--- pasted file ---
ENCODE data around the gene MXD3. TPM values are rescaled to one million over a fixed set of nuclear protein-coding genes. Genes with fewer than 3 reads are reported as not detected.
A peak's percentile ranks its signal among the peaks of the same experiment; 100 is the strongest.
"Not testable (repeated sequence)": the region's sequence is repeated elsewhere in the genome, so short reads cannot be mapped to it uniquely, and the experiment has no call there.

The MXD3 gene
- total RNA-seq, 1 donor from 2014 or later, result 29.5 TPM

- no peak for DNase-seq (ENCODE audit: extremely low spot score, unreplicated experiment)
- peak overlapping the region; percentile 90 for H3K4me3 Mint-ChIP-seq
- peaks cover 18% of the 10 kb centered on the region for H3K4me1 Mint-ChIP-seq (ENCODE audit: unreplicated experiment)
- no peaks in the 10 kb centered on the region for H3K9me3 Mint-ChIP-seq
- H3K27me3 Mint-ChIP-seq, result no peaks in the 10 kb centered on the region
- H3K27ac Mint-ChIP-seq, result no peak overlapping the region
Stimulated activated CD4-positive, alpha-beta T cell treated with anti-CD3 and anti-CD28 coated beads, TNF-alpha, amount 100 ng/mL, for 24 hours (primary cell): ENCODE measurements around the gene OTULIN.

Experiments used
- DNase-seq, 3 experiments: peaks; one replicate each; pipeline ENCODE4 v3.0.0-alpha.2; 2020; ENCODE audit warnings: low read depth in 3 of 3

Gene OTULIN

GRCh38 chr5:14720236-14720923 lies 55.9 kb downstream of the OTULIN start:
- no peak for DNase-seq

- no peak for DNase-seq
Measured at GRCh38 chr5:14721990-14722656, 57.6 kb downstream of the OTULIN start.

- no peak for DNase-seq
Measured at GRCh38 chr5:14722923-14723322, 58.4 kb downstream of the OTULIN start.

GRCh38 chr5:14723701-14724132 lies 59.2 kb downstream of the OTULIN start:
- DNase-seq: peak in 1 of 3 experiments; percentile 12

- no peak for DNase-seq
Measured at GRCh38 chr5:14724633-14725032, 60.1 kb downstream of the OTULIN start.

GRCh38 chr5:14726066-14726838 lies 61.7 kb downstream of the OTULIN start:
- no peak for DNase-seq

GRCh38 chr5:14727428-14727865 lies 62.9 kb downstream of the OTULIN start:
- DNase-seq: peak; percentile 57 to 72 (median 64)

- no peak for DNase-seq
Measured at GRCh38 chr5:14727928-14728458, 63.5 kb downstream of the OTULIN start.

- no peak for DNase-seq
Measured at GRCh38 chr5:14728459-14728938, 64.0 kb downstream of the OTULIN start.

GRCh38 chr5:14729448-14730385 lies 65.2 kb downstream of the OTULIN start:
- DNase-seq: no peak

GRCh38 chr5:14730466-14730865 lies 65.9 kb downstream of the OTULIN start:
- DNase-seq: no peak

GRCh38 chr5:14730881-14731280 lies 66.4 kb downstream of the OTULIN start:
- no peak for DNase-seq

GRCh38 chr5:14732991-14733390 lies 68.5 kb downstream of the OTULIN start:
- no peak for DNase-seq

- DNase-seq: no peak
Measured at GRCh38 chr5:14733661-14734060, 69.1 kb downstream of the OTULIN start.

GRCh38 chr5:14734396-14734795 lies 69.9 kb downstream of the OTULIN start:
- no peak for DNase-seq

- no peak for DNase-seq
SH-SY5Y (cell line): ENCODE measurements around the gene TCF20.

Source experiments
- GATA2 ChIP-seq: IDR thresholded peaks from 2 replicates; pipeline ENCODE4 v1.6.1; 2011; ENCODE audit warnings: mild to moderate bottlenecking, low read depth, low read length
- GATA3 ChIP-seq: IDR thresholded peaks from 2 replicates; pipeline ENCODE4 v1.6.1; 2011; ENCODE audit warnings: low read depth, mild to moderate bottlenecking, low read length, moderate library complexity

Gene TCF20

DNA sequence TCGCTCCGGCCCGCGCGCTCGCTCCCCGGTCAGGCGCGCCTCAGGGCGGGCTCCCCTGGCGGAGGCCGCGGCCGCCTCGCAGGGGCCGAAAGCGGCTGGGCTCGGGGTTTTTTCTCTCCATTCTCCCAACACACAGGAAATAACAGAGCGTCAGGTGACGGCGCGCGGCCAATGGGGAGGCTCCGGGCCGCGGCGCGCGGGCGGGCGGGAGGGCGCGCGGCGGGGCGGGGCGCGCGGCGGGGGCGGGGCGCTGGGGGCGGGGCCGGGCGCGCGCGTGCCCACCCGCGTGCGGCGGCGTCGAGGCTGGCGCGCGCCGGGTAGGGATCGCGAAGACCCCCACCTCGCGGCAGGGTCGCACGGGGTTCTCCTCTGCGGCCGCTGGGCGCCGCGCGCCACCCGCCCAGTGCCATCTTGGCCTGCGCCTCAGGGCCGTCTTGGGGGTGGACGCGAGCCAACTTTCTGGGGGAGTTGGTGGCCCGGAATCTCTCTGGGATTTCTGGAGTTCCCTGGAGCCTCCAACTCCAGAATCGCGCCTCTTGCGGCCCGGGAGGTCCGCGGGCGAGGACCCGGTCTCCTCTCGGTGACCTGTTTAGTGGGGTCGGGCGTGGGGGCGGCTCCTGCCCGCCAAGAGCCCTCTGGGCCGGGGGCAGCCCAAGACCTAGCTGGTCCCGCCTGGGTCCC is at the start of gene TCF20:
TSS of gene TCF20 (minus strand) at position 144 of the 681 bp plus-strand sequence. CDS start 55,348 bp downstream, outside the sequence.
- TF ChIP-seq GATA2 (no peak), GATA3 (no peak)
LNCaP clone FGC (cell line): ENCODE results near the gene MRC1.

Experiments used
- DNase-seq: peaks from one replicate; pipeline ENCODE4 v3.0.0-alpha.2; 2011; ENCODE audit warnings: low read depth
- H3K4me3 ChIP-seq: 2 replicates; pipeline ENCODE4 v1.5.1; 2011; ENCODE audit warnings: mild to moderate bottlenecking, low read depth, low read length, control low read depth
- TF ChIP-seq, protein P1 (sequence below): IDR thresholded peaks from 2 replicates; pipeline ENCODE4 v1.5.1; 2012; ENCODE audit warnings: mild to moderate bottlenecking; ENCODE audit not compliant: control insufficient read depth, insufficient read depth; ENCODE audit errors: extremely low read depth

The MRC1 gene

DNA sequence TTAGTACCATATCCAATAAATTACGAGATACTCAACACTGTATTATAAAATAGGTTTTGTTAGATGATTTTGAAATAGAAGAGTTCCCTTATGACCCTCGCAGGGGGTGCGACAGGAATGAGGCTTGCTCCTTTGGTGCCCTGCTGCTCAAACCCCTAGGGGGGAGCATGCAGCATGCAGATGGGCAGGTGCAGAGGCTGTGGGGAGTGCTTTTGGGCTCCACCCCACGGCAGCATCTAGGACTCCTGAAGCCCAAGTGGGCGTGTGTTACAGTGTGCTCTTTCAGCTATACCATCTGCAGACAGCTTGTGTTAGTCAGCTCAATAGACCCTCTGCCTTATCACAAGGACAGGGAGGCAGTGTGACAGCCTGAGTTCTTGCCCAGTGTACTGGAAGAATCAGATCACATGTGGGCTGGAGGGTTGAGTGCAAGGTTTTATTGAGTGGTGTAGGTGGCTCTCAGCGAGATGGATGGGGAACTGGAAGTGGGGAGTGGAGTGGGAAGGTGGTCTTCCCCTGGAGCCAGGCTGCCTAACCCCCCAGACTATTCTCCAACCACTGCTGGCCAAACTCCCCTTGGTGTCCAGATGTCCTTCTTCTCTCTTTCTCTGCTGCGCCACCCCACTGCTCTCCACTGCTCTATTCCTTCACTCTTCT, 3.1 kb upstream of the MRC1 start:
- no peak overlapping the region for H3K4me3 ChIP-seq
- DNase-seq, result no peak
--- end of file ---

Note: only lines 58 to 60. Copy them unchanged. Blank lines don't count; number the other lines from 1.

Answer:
- H3K4me3 ChIP-seq: 2 replicates; pipeline ENCODE4 v1.5.1; 2011; ENCODE audit warnings: mild to moderate bottlenecking, low read depth, low read length, control low read depth
- TF ChIP-seq, protein P1 (sequence below): IDR thresholded peaks from 2 replicates; pipeline ENCODE4 v1.5.1; 2012; ENCODE audit warnings: mild to moderate bottlenecking; ENCODE audit not compliant: control insufficient read depth, insufficient read depth; ENCODE audit errors: extremely low read depth

The MRC1 gene